Nelson Algren

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Algren, Nelson

(ôl`grən), 1909–81, American novelist, b. Detroit. He grew up in Chicago, and much of his fiction is set in the city's slums. His novels, such as Never Come Morning (1942), The Man with the Golden Arm (1949, National Book Award), and A Walk on the Wild Side (1956), are brutally realistic. Around 1960 he stopped writing novels, his career having been sabotaged by the secret efforts of J. Edgar Hoover's FBI to silence him. Later he mainly wrote journalistic pieces, reviews, and, in a lighter vein, the personal sketches collected in Who Lost an American (1963), Notes from a Sea Diary (1965), and The Last Carousel (1973).


See biography by C. Asher (2019).

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Algren, Nelson (b. Nelson Ahlgren Abraham)

(1909–81) writer; born in Detroit, Mich. He trained as a journalist after a childhood in the Chicago slums. After working at a variety of jobs during the Depression, he settled in Chicago and became a leading exponent of the Chicago school of realism; his five streetwise novels include The Man With the Golden Arm (1949, National Book Award) and A Walk on the Wild Side (1956). After 1956 he wrote mostly stories and essays, producing only one novel (1981). In later years he became known for having had an affair with the French intellectual/writer, Simone de Beauvoir.
The Cambridge Dictionary of American Biography, by John S. Bowman. Copyright © Cambridge University Press 1995. Reproduced with permission.
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The New Yorker's Joan Acocella surmises that "the crucial research took place in Nelson Algren's bed."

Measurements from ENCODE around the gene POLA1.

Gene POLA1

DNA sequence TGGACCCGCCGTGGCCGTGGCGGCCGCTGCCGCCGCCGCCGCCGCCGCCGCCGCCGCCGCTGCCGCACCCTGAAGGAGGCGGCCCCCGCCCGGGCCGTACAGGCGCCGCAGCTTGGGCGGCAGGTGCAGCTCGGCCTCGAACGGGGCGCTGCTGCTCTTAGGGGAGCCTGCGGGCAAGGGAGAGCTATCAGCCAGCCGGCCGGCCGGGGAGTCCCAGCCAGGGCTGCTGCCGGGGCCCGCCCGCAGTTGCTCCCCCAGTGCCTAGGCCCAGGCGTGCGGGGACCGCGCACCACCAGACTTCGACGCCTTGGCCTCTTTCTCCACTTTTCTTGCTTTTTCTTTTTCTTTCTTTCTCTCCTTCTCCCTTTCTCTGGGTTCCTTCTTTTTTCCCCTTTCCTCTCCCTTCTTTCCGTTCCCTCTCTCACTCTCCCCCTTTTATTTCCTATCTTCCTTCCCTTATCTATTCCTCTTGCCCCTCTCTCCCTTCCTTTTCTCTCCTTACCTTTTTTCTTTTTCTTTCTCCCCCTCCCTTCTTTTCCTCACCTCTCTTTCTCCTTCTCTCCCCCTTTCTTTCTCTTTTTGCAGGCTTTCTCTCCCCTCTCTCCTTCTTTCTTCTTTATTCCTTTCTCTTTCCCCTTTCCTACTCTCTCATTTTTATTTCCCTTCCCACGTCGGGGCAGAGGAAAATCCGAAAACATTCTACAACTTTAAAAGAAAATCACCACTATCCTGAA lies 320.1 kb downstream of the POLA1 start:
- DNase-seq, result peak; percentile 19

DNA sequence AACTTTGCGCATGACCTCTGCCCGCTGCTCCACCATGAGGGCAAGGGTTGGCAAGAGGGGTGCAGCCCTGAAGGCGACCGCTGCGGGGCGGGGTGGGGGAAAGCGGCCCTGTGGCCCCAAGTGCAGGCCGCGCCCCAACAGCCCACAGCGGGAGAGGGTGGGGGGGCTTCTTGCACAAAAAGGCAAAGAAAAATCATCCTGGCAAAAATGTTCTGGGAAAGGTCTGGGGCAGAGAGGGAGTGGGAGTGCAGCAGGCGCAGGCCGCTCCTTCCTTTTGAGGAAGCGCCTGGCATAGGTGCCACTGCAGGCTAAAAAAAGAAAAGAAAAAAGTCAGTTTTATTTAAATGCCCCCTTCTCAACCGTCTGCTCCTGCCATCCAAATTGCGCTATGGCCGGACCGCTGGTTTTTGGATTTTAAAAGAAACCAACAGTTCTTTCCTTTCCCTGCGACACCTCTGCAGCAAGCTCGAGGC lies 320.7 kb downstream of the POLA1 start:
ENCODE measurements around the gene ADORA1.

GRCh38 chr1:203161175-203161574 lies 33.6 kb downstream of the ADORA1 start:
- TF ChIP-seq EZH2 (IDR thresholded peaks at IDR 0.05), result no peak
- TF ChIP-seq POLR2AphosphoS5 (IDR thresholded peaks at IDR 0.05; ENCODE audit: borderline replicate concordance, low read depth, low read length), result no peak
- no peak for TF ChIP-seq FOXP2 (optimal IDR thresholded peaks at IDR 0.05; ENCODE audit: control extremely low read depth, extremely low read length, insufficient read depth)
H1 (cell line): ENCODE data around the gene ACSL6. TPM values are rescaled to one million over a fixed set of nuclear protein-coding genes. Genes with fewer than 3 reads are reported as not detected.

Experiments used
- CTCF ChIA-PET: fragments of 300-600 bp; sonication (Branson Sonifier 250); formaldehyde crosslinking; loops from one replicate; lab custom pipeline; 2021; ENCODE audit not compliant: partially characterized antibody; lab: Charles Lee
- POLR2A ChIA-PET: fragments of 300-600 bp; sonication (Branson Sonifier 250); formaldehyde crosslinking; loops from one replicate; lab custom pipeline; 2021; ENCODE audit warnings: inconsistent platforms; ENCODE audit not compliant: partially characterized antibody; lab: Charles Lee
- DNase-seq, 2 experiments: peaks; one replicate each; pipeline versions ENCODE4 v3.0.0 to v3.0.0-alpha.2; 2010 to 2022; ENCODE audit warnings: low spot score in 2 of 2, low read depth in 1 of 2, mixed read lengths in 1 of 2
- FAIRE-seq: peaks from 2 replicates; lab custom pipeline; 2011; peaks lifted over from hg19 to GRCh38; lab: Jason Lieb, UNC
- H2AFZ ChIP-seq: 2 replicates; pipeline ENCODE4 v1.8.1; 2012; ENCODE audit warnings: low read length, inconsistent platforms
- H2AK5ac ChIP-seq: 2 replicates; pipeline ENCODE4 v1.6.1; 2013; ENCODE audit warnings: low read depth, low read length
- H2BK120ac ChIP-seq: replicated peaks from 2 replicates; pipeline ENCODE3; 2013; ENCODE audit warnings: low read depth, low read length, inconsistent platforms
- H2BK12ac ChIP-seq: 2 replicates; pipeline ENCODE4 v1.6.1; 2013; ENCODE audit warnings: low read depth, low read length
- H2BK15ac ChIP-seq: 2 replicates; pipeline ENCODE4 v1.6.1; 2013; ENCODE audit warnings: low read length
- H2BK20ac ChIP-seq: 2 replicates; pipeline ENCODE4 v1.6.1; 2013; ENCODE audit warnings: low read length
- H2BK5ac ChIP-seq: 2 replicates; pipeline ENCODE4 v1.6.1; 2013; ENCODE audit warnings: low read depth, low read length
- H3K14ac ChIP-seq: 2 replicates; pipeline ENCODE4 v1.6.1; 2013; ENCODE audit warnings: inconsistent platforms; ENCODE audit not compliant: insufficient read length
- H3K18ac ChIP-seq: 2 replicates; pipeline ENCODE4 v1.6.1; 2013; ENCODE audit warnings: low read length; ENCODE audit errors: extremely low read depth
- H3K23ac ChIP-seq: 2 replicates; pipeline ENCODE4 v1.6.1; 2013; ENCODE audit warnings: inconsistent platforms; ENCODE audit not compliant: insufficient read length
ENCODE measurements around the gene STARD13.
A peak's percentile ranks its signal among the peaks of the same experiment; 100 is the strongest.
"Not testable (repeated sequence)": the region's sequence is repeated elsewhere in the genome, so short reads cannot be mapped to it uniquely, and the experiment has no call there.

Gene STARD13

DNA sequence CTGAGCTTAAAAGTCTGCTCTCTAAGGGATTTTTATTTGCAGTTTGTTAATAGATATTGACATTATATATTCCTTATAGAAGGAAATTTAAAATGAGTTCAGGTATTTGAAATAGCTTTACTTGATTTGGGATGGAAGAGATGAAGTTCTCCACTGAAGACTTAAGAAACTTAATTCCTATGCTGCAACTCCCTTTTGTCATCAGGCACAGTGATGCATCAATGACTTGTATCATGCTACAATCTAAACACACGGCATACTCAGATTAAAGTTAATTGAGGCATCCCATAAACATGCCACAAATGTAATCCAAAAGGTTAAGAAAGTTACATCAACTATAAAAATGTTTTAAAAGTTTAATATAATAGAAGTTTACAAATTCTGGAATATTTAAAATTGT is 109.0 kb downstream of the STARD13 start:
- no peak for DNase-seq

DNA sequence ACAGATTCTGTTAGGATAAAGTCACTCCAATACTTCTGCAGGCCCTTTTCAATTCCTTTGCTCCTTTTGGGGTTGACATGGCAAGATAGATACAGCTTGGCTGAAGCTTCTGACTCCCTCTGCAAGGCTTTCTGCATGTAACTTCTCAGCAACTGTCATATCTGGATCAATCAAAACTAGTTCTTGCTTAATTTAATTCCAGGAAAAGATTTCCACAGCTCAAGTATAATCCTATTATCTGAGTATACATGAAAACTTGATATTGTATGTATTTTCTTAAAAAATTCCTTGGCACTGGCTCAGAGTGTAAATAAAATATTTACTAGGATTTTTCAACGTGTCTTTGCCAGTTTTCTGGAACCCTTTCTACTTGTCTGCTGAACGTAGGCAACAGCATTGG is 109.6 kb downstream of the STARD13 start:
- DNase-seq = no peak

(4.) Nelson Algren quoted in Jerre Mangione, The Dream and the Deal, 121.
Chicago mayor Richard Daley said he "was part of a great Chicago literary tradition that stretched from Theodore Dreiser to Richard Wright to Nelson Algren to Mike Royko.
The guidebooks became a centerpiece of the Federal Writers' Project program and launched a number of literary careers, including those of novelists Nelson Algren, Saul Bellow and John Cheever, and poet May Swenson.
We also confront Party figureheads' mechanical treatment of writers--Chicago was home in this period to aspiring literary talents such as Richard Wright and Nelson Algren, both of whom traveled in circles highly sympathetic to if not aligned with the CP--seeking to turn their art to revolutionary purpose.
While not a superstar of American letters, a la Hemingway, Faulkner, or Fitzgerald, Farrell is nevertheless second-team all-canonical along with fellow realists of his generation such as Jack Conroy and Nelson Algren. Readers of baseball literature likely know Farrell as the author of My Baseball Diary, a collection of essays, short stories, and brief sections of his novels that collect his observations and opinions as a lifelong devotee of the game.
Ces impressions ont ete fortement influencees par la relation de Beauvoir avec Nelson Algren, ecrivain rencontre a Chicago et dont elle est tombee amoureuse.
In the 2001 documentary Classic Albums: Lou Reed: Transformer, Reed says that it was Nelson Algren's 1956 novel, A Walk on the Wild Side (set in New Orleans about a naive young man falling in with older women), that was the launching off point for the song.
She knew them all and bedded most of them as well as some that simply passed through, like Nelson Algren, Saul Bellow, and Evan Connell Jr.